47. Next, I attended a fabulous afternoon keynote on the ‘Socialisation of Business’ by Joshua Graff (Marekting Solutions Director EMEA, LinkedIn). Disclaimer: LinkedIn is a client. 
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    #SocialBiz requires business culture that is open to feedback and open to customers… Social media is not about control. @joshgraff #smwf
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    . @joshgraff @LinkedInUK now showing a video case study about how HP PSG uses the platform. (Client, DM for case study!) #SocialBiz #smwf
  51. Here is the case study video shown during the keynote:
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    HP LinkedIn case
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    “You don’t want your Saturday night to meet your Monday morning, it can get messy.” @JoshGraff on why context matters. #SocialBiz #smwf
  54. I’m going to stop there with notes on the Social Business track. It was a great track with some pretty good speakers and a packed audience. The best thing about the Social Business track, no doubt:
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    Best thing about the Social Business track has definitely been the Chair. Bit of a Clive Anderson with hair. #Smwf
  56. Finally, I’d like to leave you with some of my favourite sound bites and insights from day 2 – these are from Social Media marketing and Social Biz tracks:

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    “Culture eats strategy for breakfast.” #SocialBiz #smwf Worth tweeting @thomaspower but what’s for lunch? Platform tech, metrics, people?
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    Pinterest works great in a B2B channel, you have to be creative and think about the medium before creating content #buttloadoftraffic #smwf
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    Reach out to your audience, don’t expect them to come // #SMWF Strategies on developing online communities
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    “It’s not about klout. It’s about their social capital. It’s about their social influence.” #socialcrm @SocialMediaWF #SMWF
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    Blogs/ posts that don’t “go up at the end” don’t get engagement — no call to action! Great point from the #SMWF panel moderator.
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    “Don’t be afraid of being niche. If you have scientists, let them be scientists.. don’t try to be 2 things at once.” @nickreynoldsatw #SMWF
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    @ScottMonty says: consumers trust less, peer recommendation key when we buy big-ticket items. Interesting pres by #Ford. #SMWF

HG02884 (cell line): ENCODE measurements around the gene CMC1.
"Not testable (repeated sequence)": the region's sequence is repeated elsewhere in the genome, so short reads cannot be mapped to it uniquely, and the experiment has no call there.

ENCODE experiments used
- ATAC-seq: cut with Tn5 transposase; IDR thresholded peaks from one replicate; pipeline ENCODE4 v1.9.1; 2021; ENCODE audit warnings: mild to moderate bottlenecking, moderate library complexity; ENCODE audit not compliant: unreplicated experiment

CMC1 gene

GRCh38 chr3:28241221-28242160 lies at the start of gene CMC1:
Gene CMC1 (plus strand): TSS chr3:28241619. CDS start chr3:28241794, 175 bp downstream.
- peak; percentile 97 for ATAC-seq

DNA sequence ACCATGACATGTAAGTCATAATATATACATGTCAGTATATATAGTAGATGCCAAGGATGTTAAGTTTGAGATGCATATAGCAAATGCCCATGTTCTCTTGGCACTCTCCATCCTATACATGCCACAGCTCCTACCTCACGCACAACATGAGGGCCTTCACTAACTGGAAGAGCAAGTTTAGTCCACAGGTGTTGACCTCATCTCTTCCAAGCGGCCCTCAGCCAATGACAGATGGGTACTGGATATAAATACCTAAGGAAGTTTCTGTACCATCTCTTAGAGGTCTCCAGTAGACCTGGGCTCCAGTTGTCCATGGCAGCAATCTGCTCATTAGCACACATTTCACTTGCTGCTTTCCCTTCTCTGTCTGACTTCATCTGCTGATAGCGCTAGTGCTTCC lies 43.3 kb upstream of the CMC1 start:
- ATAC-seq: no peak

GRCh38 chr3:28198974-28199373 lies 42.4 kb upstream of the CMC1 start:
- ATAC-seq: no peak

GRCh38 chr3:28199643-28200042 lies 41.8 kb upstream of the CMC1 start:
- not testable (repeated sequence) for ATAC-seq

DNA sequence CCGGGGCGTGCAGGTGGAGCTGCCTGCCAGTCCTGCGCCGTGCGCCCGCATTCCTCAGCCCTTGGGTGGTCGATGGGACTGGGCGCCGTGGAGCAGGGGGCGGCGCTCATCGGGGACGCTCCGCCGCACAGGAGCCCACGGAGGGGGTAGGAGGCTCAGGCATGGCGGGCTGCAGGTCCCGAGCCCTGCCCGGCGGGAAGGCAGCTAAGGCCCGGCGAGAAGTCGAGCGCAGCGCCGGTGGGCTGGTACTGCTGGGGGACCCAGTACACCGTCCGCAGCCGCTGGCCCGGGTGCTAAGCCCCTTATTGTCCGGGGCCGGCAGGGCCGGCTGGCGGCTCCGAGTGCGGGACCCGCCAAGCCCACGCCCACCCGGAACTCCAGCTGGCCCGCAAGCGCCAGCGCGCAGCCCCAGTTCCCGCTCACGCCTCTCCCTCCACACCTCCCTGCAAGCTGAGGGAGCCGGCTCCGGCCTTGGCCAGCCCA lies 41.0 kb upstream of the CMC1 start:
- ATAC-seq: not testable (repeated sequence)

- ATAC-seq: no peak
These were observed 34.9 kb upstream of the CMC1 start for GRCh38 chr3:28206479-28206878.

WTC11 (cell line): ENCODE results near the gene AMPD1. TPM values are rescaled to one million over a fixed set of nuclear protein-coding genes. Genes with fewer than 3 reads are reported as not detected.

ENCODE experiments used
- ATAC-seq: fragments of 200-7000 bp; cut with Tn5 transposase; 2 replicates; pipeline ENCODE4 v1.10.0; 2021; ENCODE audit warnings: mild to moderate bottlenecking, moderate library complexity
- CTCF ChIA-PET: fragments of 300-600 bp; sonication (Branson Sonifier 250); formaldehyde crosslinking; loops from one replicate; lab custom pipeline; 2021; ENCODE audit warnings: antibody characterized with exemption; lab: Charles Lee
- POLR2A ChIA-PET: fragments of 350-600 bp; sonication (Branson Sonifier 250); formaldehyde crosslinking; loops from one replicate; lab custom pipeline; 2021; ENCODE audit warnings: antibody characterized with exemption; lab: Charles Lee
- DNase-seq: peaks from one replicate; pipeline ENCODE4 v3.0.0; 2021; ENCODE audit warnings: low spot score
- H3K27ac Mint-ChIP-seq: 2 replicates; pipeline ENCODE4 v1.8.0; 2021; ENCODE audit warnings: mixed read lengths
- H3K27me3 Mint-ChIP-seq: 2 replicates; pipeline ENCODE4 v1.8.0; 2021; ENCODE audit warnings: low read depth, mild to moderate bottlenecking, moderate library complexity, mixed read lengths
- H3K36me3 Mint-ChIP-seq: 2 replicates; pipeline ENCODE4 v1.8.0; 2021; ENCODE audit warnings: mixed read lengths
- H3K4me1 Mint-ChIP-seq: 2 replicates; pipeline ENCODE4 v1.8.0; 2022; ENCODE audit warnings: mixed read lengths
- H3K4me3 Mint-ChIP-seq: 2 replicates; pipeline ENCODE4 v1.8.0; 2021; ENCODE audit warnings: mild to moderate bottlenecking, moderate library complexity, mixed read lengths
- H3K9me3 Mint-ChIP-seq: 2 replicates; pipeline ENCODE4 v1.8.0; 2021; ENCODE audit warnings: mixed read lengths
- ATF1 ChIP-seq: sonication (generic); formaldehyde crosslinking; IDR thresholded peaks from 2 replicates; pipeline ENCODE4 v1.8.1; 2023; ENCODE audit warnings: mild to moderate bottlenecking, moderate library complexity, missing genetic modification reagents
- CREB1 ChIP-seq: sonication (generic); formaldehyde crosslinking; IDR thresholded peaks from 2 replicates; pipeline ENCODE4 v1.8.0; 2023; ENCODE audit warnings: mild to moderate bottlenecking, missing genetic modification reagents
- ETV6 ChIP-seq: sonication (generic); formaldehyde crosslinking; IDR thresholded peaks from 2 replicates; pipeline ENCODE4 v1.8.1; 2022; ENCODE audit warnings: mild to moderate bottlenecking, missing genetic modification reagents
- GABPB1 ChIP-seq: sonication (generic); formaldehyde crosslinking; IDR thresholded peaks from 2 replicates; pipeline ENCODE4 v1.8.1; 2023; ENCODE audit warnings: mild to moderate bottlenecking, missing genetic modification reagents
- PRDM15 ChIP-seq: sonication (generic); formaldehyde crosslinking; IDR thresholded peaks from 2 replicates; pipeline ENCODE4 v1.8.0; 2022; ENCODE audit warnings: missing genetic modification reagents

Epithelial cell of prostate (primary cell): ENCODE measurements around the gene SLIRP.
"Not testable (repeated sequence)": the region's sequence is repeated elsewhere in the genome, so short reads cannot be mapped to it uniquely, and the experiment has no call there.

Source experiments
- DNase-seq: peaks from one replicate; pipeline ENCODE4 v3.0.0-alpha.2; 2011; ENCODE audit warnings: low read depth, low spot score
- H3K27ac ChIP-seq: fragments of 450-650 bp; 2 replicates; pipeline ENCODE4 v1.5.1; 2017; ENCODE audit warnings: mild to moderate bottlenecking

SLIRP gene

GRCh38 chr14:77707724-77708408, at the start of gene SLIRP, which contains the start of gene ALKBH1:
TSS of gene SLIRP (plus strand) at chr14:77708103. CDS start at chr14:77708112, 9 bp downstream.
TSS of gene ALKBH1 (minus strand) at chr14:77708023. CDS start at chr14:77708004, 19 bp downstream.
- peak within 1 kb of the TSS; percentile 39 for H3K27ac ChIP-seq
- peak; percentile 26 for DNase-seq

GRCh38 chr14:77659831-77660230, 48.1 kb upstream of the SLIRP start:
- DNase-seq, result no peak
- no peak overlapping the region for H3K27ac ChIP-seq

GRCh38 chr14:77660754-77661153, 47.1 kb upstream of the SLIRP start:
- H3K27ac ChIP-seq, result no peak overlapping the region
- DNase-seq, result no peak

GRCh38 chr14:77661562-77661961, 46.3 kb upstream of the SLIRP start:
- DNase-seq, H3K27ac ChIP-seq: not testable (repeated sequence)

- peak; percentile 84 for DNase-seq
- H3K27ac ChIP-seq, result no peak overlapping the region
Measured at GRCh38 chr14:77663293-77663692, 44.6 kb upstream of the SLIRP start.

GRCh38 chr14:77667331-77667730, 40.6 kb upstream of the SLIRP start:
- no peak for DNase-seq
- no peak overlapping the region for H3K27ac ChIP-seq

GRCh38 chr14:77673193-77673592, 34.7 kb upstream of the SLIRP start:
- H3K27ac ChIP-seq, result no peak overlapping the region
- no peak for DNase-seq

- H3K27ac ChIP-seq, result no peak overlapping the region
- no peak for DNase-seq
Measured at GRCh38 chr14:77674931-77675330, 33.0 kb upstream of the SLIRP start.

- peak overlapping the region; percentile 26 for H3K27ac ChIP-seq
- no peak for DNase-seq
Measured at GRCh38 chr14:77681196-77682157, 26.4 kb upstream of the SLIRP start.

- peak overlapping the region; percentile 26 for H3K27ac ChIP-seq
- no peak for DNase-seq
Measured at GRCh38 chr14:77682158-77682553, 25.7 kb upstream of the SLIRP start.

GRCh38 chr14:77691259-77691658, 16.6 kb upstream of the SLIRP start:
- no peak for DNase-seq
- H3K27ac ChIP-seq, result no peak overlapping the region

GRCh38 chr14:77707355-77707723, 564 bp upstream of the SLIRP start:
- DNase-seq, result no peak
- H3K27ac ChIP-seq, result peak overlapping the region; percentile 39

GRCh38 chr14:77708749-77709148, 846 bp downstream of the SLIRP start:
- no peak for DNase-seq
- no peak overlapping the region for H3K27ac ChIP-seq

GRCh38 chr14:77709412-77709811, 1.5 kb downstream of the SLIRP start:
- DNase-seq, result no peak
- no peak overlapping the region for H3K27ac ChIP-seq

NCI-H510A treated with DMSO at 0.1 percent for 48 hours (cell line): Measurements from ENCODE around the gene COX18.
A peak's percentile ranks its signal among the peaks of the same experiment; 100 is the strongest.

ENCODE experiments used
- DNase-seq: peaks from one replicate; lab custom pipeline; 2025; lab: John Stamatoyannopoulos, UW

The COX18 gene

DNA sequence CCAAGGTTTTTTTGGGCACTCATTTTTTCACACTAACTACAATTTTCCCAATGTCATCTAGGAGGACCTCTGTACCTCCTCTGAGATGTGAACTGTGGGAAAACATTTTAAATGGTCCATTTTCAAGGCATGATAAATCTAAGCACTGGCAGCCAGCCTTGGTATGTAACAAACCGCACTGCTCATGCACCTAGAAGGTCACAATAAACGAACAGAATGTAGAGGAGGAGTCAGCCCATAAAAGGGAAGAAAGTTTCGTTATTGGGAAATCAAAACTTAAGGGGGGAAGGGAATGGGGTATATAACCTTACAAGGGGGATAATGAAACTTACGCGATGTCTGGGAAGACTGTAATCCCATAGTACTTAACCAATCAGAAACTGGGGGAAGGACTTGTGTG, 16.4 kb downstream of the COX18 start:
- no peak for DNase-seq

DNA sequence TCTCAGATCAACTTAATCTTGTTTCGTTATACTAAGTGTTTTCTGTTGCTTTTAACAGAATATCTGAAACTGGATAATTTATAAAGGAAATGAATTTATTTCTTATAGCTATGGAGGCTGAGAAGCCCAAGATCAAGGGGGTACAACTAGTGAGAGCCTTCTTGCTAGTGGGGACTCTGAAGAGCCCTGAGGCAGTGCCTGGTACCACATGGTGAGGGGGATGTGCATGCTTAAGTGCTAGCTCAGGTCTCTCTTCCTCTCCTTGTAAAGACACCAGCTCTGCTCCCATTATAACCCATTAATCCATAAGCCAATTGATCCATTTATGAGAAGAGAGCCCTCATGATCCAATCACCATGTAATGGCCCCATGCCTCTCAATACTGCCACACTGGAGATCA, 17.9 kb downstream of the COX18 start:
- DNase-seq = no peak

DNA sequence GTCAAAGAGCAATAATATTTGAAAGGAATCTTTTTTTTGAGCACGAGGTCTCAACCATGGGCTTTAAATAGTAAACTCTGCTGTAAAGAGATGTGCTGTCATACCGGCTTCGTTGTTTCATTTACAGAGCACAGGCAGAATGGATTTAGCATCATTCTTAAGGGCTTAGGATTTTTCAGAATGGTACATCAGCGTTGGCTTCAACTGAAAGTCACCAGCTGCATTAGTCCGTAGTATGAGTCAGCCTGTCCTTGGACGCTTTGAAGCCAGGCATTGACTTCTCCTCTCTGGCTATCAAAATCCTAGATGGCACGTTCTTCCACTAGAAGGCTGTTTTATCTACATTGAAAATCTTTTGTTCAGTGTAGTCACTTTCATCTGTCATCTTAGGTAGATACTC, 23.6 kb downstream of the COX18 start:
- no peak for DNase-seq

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    LEGO at #SMWF: “Time to penis” is how long it takes before somebody comes up with something obscene with new LEGOs.
  65. That’s all folks!
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  1. This past week, I attended the 2-day Social Media World Forum Europe conference. It was absolutely impossible to attend every relevant and interesting session across the two days. Try as I might, I missed some of the highlights from the conference but captured some great sound bites on influence and measurement from the Social Media Marketing track on Day 1 and the Social Business track on Day 2. Tweeting from my own account (@jacqui_flemimg) and @TweetLevel, here are my “notes” from Olympia from Day 1.
  2. Chris Brogan, of Human Business Works, kicked-off Day 1 and I must admit I was a little gutted I missed this as it turns out he is regarded as a social media rock star who says stuff like this:
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    ‘We don’t make trends, they just happen’ @chrisbrogan #smwf
  4. The first session I attended was a panel discussion on the evolution of conversation. The panel lacked a solid narrative, but I was impressed with Benjamin Ellis (blogger/author), Delphine Remy-Boutang (WW Social Media Director, IBM Software Group) and Kerry Bridge (Social Media Manager, Global MB , Dell) and their insights on conversation and social media strategy. 
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    Listening to @DelphineRB and @KerryatDell on ‘the evolution of the conversation’ panel at #smwf currently on the role of internal training
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    .@DelphineRB: A tweet only last 8 seconds. We have to convert that conversation into a transaction’ for sticky marketing.
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    An old saying, but still very true: “Think global but act locally.” @DelphineRB on global strategies, and use best practice #smwf
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    Social media is becoming “less about platforms, more about how companies adapt internally” and organisesays, @benjaminellis #smwf